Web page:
Once more I have little doubt that if the foundation was more then just an excercise in taking advantage of the Dutch tax code,that there would be more progress on the ground and for a change the plight of the chimps would come first (we were also told that there are dozens of captive chimps in and around Kisangani).
Conservation as a side line generally does not work and it certainly does not work in the Congo context,(that is when pirogues get stolen and lorries crash into newly built schools).
On our shoot we were impressed with the activities at the Okapi Reserve where the Gillman Foundation has invested over U$ 10 million in its creation and upkeep over the last 20 years, At least there are 120 trained and well dressed ecoguards at gates and on patrolls, They have been very active and have succeeded in keeping all gold mining and logging out of the reserve, (elephant poaching by the army is still a major issue).
It is a 'Reserve de la Faune" just like the portion of Bili Uere around Adama on the CAR border. A Reserve de la Faune based on all the same rules and regulations, The Okapi Reserve has over 17 000 people living in it and works as a protected eco system, There is absolutely no reason why, with the right approach. the same status could not have been achieved for the Reserve de la Faune portion of the Bili Uere Ecosystem. The legal basis was there, The diplomatic community and the donors would have backed up some serious pressure on ICCN to live up to its guardian authority, However advancing this issue should not have been left to a long haired researcher in sandals and a local operatives with no trackrecord or relevant background., (I did invest more then ten years and quiet a lot of my resources to get the project to the point it had reached a few years ago and feel I have a right to this assessment after hearing for the first time the full story of all which went wrong).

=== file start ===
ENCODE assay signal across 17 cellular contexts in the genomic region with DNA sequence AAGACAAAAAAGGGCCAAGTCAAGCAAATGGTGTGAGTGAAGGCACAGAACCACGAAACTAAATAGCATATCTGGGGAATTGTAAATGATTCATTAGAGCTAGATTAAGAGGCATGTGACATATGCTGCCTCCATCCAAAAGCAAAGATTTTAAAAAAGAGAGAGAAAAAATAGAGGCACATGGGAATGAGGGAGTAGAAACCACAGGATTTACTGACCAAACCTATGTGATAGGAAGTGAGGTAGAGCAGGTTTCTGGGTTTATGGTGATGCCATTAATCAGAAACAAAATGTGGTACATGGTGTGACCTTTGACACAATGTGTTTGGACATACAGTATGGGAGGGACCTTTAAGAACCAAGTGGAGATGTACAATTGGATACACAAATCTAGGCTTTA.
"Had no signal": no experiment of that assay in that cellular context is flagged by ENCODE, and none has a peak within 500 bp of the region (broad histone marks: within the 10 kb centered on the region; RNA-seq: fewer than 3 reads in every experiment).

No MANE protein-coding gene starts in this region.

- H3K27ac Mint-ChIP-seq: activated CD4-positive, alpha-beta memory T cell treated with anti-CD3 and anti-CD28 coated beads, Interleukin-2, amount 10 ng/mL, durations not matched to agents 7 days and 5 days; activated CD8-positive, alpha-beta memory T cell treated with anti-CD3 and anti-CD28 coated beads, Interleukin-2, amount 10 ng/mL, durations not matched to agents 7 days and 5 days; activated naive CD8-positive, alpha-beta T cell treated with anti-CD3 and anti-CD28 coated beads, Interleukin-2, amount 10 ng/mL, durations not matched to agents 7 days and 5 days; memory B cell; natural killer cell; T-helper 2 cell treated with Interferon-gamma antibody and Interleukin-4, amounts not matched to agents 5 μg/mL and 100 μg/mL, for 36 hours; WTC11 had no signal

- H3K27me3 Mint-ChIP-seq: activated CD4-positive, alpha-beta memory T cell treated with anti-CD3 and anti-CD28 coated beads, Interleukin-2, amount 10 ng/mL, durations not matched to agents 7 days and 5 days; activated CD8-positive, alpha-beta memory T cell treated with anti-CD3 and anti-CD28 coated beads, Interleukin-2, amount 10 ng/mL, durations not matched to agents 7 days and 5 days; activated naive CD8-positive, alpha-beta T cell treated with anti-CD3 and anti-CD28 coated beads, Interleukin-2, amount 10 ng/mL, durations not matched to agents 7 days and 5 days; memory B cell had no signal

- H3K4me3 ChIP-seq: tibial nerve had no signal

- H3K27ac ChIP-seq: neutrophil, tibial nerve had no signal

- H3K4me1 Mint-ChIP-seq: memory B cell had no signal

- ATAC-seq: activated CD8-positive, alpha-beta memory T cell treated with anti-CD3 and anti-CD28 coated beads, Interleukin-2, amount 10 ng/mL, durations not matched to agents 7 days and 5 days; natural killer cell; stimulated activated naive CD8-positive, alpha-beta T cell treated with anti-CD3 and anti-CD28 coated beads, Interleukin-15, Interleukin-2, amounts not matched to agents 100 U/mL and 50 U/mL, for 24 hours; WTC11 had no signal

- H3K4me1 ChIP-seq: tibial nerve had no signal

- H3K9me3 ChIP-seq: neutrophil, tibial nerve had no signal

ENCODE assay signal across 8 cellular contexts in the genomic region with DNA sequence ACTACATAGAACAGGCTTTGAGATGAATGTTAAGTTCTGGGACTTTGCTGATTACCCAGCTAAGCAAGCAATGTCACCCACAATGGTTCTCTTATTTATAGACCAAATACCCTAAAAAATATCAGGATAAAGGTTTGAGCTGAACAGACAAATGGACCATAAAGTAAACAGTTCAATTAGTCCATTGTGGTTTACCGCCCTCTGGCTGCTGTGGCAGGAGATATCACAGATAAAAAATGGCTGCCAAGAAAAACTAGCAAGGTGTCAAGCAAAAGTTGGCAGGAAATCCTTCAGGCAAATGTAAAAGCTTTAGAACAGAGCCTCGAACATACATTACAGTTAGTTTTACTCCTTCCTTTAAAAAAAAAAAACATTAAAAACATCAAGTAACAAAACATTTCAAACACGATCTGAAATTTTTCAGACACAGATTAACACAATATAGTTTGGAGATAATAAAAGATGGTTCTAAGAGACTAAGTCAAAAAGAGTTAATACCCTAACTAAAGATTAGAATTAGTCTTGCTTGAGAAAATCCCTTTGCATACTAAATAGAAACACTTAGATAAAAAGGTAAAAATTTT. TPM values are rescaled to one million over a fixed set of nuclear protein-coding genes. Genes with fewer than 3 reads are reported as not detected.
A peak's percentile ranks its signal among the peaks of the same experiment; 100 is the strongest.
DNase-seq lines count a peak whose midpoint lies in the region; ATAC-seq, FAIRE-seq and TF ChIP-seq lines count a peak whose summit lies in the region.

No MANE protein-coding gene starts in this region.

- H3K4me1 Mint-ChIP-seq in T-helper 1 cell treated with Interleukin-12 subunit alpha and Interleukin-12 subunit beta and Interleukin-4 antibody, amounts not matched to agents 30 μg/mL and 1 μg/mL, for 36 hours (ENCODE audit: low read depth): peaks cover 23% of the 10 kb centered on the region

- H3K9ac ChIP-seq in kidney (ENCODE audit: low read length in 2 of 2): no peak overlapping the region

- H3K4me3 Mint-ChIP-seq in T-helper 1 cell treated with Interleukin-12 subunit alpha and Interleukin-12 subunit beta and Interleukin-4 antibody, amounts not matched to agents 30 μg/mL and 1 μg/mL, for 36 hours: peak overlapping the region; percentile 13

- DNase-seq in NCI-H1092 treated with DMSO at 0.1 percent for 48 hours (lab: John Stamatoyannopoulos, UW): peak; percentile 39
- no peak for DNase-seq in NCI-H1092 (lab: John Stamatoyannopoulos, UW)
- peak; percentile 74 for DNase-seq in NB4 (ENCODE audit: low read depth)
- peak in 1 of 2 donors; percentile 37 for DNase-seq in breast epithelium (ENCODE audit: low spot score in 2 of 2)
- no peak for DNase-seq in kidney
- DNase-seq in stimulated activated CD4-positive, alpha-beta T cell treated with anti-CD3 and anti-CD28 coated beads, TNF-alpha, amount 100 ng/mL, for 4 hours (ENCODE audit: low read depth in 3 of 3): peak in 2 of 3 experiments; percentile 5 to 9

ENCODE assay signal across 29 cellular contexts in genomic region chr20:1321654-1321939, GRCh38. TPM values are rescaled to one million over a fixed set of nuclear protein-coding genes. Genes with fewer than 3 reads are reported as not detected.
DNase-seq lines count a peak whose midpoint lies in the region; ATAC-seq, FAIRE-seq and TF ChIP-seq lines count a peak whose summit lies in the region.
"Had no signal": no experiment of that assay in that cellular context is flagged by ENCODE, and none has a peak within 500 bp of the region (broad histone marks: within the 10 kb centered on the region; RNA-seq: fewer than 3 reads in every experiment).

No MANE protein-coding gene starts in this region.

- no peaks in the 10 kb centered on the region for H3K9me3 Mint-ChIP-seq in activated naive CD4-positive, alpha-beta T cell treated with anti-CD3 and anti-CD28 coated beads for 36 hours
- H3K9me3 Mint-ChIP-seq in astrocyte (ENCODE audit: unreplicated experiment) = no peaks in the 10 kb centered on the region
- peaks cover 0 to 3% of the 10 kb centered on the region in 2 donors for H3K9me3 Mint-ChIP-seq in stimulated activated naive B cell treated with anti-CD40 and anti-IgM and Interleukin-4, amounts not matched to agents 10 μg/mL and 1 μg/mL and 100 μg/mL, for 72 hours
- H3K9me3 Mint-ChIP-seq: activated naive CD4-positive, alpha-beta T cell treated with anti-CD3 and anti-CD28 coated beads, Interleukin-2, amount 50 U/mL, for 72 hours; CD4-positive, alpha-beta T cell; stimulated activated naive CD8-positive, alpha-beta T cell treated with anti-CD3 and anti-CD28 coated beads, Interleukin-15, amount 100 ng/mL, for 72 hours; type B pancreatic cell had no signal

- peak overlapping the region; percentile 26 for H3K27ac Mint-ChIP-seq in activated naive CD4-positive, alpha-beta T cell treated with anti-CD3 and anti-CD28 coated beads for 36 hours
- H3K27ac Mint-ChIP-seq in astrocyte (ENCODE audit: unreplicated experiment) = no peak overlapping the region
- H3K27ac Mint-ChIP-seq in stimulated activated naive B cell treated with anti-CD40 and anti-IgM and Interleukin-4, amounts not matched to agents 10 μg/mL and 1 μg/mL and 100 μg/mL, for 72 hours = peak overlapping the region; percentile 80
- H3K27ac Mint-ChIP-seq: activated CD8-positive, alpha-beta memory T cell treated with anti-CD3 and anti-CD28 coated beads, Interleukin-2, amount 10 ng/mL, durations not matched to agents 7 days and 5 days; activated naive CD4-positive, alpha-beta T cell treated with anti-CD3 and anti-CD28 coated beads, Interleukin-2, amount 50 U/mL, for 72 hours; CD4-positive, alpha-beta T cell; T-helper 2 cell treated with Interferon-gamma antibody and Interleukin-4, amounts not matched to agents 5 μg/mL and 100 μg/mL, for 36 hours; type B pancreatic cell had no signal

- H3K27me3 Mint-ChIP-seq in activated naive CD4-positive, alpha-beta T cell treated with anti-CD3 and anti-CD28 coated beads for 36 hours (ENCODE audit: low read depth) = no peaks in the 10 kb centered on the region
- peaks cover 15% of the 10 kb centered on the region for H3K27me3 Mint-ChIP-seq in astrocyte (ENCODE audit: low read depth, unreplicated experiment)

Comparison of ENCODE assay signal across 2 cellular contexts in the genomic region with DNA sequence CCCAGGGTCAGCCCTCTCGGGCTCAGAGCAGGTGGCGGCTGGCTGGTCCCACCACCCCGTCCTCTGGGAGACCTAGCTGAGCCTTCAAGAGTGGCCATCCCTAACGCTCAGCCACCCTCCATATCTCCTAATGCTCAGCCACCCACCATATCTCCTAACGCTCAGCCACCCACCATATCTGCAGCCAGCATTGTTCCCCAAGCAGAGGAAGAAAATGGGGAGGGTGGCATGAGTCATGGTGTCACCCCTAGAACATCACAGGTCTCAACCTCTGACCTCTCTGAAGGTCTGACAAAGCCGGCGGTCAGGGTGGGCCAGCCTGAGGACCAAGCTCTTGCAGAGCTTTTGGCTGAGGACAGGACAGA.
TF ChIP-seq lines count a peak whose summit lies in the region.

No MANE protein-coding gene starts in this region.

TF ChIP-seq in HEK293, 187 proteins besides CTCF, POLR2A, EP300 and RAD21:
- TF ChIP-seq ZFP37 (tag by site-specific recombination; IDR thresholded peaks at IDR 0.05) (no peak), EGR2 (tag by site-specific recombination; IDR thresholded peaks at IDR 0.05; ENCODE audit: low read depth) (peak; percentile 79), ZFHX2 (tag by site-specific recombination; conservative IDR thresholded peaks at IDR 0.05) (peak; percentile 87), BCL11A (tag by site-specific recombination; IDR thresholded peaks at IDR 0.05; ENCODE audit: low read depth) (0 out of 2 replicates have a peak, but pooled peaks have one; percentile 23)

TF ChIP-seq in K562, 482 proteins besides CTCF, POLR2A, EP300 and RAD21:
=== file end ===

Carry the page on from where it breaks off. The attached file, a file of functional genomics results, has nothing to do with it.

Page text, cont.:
According to Issaka a lot of the ivory arriving in Kisangani still comes from the Bili Uere area but he admits that the remaining elephants will not survive much longer based on the present hunting pressure (there also seem to be again half a dozen orphanded chimps in Bili), Essentially things are back to where they were over a decade ago.
Maybe Bili required a 'Gillman type of approach' - or had to be written off, However having learnt that lesson I would have hoped that this Boyoma project will not go the same route (since mopping up the conservation failures tends to generally be a lot easier than actually protecting the wildlife in the wild). I certainly feel with cars driving around Kisangani advertising a chimp sanctuary and with the Foundation web site making claims which at this stage are far from the the realties on the ground that you both have a responsability to come up with more then just conservation and animal welfare lip service.